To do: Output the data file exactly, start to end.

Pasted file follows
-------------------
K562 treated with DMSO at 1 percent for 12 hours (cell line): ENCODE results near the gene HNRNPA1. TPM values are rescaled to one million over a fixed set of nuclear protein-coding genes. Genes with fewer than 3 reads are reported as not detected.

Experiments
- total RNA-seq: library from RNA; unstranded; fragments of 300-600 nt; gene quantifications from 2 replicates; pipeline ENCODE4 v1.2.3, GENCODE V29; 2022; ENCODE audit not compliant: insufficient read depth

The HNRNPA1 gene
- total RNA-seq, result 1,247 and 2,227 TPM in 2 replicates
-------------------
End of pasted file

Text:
K562 treated with DMSO at 1 percent for 12 hours (cell line): ENCODE results near the gene HNRNPA1. TPM values are rescaled to one million over a fixed set of nuclear protein-coding genes. Genes with fewer than 3 reads are reported as not detected.

Experiments
- total RNA-seq: library from RNA; unstranded; fragments of 300-600 nt; gene quantifications from 2 replicates; pipeline ENCODE4 v1.2.3, GENCODE V29; 2022; ENCODE audit not compliant: insufficient read depth

The HNRNPA1 gene
- total RNA-seq, result 1,247 and 2,227 TPM in 2 replicates